Dexamethasone Irrigation of the Parotid Glands in Primary Sjogren's Syndrome Subjects
- Sjogren's syndrome is an autoimmune disease (where the immune system attacks normal body tissues) that affects the salivary glands. Many people with Sjogren's syndrome are not able to make enough saliva because their salivary glands are inflamed. The dry mouth that results can interfere with daily activities and can lead to dental cavities, mouth sores, and infections. Injections of corticosteroids into the parotid glands can improve saliva production in people with to Sjogren's syndrome, but current treatment practices may provide only temporary relief. Researchers are interested in studying the effectiveness of stronger corticosteroid injections (using dexamethasone) to determine how the corticosteroid treatment actually works.
- To evaluate the effectiveness and mechanics of dexamethasone injections to improve saliva production in individuals with primary Sjogren's syndrome.
- Women between 18 and greater of age who have been diagnosed with primary Sjogren's syndrome, and have had a biopsy of the minor salivary glands in the past 5 years that shows a moderate level of inflammation.
- Participants will be screened with a full medical history and physical examination, blood and urine tests, and salivary gland biopsies. Participants will also be screened with tests of saliva flow production and evaluation of the salivary ducts and glands, and will complete questionnaires about dry mouth symptoms.
- At the first treatment visit, participants will receive an injection of dexamethasone into one parotid gland and an injection of saline into the other gland. After the injections, participants will provide a blood sample to test the level of dexamethasone in the blood.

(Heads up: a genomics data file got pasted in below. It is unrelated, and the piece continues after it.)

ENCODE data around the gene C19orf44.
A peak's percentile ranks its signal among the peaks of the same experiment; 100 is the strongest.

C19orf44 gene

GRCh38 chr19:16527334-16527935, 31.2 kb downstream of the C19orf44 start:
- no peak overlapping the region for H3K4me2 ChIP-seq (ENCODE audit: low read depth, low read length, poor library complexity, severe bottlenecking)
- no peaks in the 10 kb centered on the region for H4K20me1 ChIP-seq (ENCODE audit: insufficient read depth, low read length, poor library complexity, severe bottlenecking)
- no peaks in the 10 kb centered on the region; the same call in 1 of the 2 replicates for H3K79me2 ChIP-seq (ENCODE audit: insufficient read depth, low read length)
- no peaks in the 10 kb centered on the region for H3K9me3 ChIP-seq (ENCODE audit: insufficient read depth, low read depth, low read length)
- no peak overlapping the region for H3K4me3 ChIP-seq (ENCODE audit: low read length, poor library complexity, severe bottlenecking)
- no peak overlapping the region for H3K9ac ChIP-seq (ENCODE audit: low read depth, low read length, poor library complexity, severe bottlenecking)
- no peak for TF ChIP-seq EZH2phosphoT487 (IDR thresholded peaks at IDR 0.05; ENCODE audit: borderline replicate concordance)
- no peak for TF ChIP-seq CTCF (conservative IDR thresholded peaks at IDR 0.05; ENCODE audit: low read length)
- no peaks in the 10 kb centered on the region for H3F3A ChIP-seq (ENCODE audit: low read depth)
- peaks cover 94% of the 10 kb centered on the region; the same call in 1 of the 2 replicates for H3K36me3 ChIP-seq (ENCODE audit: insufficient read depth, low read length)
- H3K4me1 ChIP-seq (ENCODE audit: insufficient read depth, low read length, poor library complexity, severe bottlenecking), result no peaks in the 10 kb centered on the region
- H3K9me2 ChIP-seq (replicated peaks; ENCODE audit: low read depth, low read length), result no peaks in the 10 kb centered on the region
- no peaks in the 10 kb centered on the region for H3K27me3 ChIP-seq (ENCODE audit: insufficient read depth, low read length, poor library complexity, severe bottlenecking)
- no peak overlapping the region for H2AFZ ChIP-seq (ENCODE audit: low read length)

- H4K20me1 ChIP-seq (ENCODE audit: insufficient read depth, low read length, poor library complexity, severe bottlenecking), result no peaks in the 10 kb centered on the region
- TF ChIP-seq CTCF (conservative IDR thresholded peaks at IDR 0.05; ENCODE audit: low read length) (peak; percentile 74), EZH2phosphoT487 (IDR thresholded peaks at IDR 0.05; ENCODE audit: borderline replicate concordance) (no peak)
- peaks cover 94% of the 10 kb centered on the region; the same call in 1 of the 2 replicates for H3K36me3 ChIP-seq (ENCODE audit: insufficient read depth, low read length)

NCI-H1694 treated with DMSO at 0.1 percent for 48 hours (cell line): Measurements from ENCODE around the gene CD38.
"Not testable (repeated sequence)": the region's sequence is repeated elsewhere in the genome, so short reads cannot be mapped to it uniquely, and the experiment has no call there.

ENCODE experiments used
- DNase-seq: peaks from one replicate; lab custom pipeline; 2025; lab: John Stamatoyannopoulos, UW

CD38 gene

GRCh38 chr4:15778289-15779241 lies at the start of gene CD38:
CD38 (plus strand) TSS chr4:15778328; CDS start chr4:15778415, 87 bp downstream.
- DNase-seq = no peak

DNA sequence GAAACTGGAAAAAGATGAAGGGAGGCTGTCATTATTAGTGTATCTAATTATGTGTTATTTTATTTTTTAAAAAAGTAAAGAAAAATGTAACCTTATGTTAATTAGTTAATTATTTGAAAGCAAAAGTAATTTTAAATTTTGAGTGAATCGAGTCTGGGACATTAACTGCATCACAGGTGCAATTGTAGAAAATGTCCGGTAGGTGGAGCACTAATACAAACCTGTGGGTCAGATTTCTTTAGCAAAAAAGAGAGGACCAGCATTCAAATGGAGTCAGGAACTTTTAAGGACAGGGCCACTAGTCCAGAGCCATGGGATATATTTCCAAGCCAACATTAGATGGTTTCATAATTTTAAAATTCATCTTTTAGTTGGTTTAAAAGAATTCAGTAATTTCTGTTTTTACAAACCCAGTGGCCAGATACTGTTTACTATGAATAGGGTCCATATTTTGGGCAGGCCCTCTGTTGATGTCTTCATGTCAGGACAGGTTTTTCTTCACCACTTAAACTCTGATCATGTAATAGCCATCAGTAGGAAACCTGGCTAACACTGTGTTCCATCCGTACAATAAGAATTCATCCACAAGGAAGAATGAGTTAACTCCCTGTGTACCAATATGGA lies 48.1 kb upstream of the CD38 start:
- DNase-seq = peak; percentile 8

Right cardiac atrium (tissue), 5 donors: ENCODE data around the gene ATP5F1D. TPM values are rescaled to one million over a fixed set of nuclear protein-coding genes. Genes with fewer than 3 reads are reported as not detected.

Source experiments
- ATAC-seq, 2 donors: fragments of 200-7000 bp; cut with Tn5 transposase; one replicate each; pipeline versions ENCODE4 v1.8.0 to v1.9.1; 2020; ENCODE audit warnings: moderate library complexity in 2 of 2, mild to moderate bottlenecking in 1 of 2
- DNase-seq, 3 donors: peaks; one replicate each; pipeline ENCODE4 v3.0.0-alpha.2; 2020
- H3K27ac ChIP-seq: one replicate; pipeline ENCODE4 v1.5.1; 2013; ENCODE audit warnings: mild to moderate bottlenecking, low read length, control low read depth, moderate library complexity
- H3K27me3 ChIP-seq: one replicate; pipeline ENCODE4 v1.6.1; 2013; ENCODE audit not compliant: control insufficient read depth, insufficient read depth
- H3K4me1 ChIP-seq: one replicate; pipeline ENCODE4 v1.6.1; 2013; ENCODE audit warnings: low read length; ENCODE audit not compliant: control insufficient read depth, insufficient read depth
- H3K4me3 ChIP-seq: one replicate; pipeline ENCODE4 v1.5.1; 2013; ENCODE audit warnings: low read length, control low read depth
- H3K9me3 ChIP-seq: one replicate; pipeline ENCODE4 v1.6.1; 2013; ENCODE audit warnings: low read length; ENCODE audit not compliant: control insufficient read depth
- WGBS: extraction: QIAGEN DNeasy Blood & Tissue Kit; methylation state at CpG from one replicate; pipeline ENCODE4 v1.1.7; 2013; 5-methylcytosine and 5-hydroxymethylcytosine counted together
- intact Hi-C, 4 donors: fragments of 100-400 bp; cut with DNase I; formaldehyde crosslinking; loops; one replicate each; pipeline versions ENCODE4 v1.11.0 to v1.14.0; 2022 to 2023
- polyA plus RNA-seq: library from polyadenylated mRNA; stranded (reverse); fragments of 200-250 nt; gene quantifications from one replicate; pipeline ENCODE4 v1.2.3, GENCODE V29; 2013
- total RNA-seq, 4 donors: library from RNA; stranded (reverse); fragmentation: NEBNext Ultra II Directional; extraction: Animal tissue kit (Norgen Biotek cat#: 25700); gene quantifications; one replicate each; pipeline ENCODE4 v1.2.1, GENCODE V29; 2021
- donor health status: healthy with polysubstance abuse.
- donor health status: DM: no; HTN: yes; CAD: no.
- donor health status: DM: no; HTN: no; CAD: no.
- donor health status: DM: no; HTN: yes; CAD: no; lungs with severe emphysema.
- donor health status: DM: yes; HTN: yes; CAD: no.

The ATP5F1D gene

- Two weeks after the first treatment, participants will return for an evaluation visit to have saliva flow rate measurements taken, and will complete a questionnaire about dry mouth symptoms.
- Four weeks after the first treatment, participants will have a second treatment for each parotid gland, with the same tests and questionnaires as before.
- Participants will have additional evaluation visits 6 and 8 weeks after the first treatment visit, with a followup telephone call approximately 6 weeks after the last dexamethasone treatment visit.
|Study Design:||Allocation: Randomized
Endpoint Classification: Efficacy Study
Intervention Model: Single Group Assignment
Masking: Double Blind (Subject, Investigator)
Primary Purpose: Treatment
|Official Title:||A Randomized Within-Subject, Double-Blind, Placebo-Controlled Study of Dexamethasone Irrigation of the Parotid Glands in Primary Sjogren's Syndrome Subjects|
- Change in salivary flow from Day 0 to Day 56. [ Time Frame: 56 days ] [ Designated as safety issue: No ]
- Change in focus score on biopsy. [ Time Frame: 56 days ] [ Designated as safety issue: No ]
- Change in salivary flow from Day 0 to study Days 14, 28, 42 and 56. [ Time Frame: 56 days ] [ Designated as safety issue: No ]
- Change in responses on Patient Dry Mouth Questionnaire. [ Time Frame: 56 days ] [ Designated as safety issue: No ]
- Change in other assessments of salivary function. [ Time Frame: 56 days ] [ Designated as safety issue: No ]
- Change in laboratory measures of inflammation. [ Time Frame: 56 days ] [ Designated as safety issue: Yes ]
- Change in frequency of AEs. [ Time Frame: 56 days ] [ Designated as safety issue: No ]
|Study Start Date:||February 2011|
|Estimated Study Completion Date:||June 2014|
|Estimated Primary Completion Date:||June 2014 (Final data collection date for primary outcome measure)|
|Contact: Eileen M Pelayo||(301) email@example.com|
|Contact: Ilias G Alevizos, D.M.D.||(301) firstname.lastname@example.org|
|United States, Maryland|
|National Institutes of Health Clinical Center, 9000 Rockville Pike||Recruiting|
|Bethesda, Maryland, United States, 20892|
|Contact: For more information at the NIH Clinical Center contact Patient Recruitment and Public Liaison Office (PRPL) 800-411-1222 ext TTY8664111010 email@example.com|
|Principal Investigator:||Ilias G Alevizos, D.M.D.||National Institute of Dental and Craniofacial Research (NIDCR)|